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Sondheim and Einstein

Sondheim and Einstein

Caleb Klein
September 29, 2013

The Oxford dictionary defines “hero” as a person admired for great deeds and noble qualities, or is the chief character in a play or story who does great things. A “role model” is defined by the American Heritage New Dictionary of Cultural Literacy as “a person who serves as a model in a particular behavioral or social role for another person to emulate.”

To me, a hero is someone who you want to be like, and that you have great admiration for. A hero in stories is also a person who saves lives, or stops other lives from being harmed. Some of my favorite heroes from the storybooks are Hercules, Odysseus, Theseus, Perseus, Robin Hood, and Percy Jackson. A majority of these heroes are Greek, and have special qualities or powers. I added Robin Hood to this list because of his good will and quest for equality. My favorite of all of these is Theseus, because when he is old enough, he sets out to seek his father’s kingdom, and finds the people in despair. He volunteers to help them against one of the worst monsters in all of Greek mythology, the Minotaur. The value he has that makes him my absolute favorite hero is humility, because he steps out to help others and practically gave himself a death sentence, all for the sake of his father’s people, so he didn’t think of himself as more worthy than any other person who lived there.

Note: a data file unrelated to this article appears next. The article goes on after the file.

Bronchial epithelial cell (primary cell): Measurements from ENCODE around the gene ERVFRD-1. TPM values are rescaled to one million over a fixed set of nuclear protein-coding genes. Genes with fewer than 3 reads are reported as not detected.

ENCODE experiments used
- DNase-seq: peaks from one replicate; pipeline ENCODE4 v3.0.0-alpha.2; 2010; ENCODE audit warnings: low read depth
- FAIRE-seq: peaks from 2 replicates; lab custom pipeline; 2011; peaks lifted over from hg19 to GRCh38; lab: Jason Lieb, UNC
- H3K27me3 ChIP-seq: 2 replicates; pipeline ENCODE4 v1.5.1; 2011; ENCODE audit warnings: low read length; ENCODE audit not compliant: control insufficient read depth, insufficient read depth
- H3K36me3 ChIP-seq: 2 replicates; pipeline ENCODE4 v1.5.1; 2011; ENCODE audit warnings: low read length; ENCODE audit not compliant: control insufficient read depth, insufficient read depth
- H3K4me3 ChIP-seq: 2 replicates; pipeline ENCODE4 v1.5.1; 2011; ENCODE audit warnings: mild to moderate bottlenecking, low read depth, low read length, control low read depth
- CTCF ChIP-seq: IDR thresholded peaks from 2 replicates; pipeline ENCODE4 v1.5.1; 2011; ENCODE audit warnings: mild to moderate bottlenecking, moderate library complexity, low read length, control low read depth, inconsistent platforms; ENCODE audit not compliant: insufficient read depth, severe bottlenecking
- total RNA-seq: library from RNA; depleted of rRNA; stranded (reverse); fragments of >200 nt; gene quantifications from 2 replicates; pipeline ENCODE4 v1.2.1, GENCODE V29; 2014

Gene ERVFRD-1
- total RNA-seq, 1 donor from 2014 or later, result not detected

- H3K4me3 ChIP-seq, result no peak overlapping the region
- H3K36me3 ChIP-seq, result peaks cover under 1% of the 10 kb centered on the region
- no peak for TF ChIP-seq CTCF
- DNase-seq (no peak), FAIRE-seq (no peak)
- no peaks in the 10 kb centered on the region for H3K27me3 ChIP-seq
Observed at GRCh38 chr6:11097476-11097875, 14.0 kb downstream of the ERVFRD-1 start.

In my view, a role model is someone you look up to, because they live lives that you think are amazing, and somehow their lives help you along the winding path of your life. I can determine if someone is a role model for me when I notice that I want to be similar to that person. For example, I want to have the creativity of J.K. Rowling, and the humility of Rafael Nadal.

For my role model paper, I have chosen to discuss two people: Stephen Sondheim and Albert Einstein, because they each reflect an intellectual passion of mine– theater, literature, and music; and logic and scientific studies.

Stephen Sondheim was born in New York City on March 22, 1930 on the upper west side of Manhattan into a very troubled family. When his parents divorced, Stephen Sondheim and his mother moved to Doylestown, Pennsylvania, where he sewed dresses that his mother designed. While there he attended the New York Military Academy and George School, where he wrote his first play “By George!” at the age of ten. Around the time that his parents divorced, he became friends with James Hammerstein, son of the lyricist Oscar Hammerstein II, who later on became one of his many role models. Stephen Sondheim hated his mother because he felt that she treated him like a servant. It is reported that when his friends once gave him a plate as a gift, he wrote back saying, “Thanks for the plate, but where’s my mother’s head?” Because of his troubled relationship with his mother, Oscar Hammerstein became like a second father to him, and this relationship got him started in his playwriting career.

In one of his most famous works, as the lyricist for West Side Story, he expressed the values of equality and acceptance. The whole story is about a lack of equality and acceptance between the Jets and the Sharks, or the Americans and the Puerto Ricans. This theme suggests to me that Stephen Sondheim, himself, may have experienced a lack of acceptance.

I admire Stephen Sondheim because he is never afraid to express his feelings in his work. For example, when he wrote Into the Woods, so many of the songs were about the characters’ experiences of growing up, like the songs, Giants in the Sky, I Know Things Now, On the Steps of the Palace, and It Takes Two. They all are about seeing the world from a new perspective that the characters never could have imagined before their experiences with giants, spells, the wolf, and unbelievable and difficult journeys. I imagine that at the point that he wrote these lyrics, he was remembering his own experiences as a child, and how difficult it was for him. This music reflects the values of courage, determination, creativity, and intellectual passion.